I received this clock as
a gift in 2002, and in 2015, I was noticing weaker output from the
transmitter and then eventually the outside temperature was not
updating. The WWV radio update (atomic operation) and the
projection of time and temperature are our favorite features.
transmitter is sealed, and I started by sawing with a thin serrated
blade along the case seam. There were no inner attachment
and the case opened up at that point. The front and back view
the board are shown below.
to the back of the board, it is easy to see that the large trace on the
bottom of the image and the square at the top is the ground reference
plane. The processor is clearly encapsulated in the black
and the RF oscillator/transmitter is at the top. This latter
controlled probably by the crystal in the can on the front of the
board. One can also see an antenna on the board traces at the
top-right coupled to by a variable capacitor. It appears (since there
is a crystal) that the capacitor adjust the antenna tuning for maximum
output (and should not affect the frequency). The actual
temperature sensor appears to be a small part in the front middle of
the board that sits in a hole in the front of the small transmitter box.
are fortunately only two traces that cross into the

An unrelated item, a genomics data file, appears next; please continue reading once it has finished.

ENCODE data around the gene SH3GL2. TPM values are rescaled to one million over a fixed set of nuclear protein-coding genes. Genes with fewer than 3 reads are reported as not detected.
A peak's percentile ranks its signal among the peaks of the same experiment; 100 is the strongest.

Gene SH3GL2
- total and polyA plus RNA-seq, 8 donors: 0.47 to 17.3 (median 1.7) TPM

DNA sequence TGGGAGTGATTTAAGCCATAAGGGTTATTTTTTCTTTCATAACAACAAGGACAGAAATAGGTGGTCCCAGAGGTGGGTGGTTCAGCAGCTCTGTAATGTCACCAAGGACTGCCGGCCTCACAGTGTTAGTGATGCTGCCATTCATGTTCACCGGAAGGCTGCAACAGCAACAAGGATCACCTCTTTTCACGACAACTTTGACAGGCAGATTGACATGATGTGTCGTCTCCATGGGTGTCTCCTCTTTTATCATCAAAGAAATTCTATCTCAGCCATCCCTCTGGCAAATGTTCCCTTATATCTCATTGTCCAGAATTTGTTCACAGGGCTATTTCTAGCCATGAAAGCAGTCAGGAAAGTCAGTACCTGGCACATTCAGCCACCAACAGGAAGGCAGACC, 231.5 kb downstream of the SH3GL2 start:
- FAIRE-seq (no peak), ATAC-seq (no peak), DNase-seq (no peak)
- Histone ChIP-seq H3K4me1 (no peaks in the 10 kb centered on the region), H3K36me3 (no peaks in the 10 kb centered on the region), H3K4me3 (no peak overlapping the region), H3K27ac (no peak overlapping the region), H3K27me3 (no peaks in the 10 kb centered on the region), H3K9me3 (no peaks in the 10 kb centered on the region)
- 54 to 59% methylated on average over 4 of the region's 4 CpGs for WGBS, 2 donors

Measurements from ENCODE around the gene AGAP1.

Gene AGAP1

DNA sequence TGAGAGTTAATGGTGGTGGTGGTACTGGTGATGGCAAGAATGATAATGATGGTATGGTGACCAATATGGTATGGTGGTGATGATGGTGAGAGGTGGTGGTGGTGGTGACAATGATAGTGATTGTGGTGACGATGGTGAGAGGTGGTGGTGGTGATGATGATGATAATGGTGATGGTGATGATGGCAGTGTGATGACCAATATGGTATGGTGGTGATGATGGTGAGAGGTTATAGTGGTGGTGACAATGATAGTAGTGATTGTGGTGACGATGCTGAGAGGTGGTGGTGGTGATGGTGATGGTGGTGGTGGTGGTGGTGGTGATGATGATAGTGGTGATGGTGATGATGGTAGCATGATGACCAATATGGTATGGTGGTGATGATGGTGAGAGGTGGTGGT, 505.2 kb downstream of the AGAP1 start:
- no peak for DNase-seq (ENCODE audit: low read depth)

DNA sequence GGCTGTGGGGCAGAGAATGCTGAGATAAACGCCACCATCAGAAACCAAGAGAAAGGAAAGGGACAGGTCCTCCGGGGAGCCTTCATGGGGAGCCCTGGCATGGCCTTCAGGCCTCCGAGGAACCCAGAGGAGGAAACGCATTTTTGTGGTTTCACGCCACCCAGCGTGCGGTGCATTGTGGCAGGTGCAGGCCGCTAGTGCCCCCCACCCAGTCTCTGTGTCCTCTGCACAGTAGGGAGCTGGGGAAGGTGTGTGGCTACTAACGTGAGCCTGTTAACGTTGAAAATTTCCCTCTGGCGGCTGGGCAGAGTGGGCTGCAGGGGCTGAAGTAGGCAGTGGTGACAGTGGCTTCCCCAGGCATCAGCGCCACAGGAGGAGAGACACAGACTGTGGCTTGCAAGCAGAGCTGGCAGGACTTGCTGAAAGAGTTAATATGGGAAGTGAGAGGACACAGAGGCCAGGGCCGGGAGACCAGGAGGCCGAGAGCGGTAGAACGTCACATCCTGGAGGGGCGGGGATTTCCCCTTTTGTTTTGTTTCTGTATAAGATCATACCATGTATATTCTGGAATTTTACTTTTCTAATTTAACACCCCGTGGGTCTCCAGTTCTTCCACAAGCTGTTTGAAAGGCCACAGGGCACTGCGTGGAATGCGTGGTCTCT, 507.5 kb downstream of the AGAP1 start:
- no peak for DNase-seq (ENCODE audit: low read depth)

square ground plane at the top, and one of which is power, the other is
easily determined to be serial output.
These signals are easily accessed by the three
round holes in the middle of the board. These are power (left
back), ground, and serial output (right on
Putting the signal on the serial output line on the scope shows that
the following data protocol (at room temperature).
- There are three groups of data transmissions.
Each last about 85-87 msec with a 24 msec pause between them.
into each group, it is clear that all the 'low' periods are the same
duration, and there are two 'high' durations. This is similar
the Sony SIRCS protocol, and so we can characterize a '1' bit is a long
high and a low, while the '0' bit is a short high and a low.
timing of the '1' is 1.36 msec high, and 920 usec low.
'0' is 560 usec high and 920 usec low. For 50% duty cycle
the average bit time is 1.9 msec, so there are about 46 bits per group.
the board is initially powered up, the chip transmits a packet every
six seconds. After about four minutes, the output rate drops
about one per minute.
the whole assembly (especially the battery contacts) and then
reassembling showed that the transmitter worked fine. As a
soldered a few inches of thin wire-wrap wire to the top terminal on the
back as an
external antenna. This mod appears to make the signal
much better. I suspect the frequency is 433 Mhz, and the
of the half-wave antenna is 13", but I did not make my antenna quite
that long (about 5").